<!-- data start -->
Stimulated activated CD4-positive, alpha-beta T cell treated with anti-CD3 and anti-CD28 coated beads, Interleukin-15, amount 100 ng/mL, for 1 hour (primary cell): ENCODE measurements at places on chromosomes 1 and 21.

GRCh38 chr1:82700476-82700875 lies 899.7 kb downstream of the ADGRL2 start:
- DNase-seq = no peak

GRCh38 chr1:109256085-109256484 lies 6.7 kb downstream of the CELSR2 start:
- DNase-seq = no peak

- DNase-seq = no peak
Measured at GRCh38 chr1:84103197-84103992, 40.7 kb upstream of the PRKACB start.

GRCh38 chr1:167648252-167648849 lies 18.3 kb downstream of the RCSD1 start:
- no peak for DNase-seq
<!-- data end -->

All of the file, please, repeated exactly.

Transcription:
Stimulated activated CD4-positive, alpha-beta T cell treated with anti-CD3 and anti-CD28 coated beads, Interleukin-15, amount 100 ng/mL, for 1 hour (primary cell): ENCODE measurements at places on chromosomes 1 and 21.

GRCh38 chr1:82700476-82700875 lies 899.7 kb downstream of the ADGRL2 start:
- DNase-seq = no peak

GRCh38 chr1:109256085-109256484 lies 6.7 kb downstream of the CELSR2 start:
- DNase-seq = no peak

- DNase-seq = no peak
Measured at GRCh38 chr1:84103197-84103992, 40.7 kb upstream of the PRKACB start.

GRCh38 chr1:167648252-167648849 lies 18.3 kb downstream of the RCSD1 start:
- no peak for DNase-seq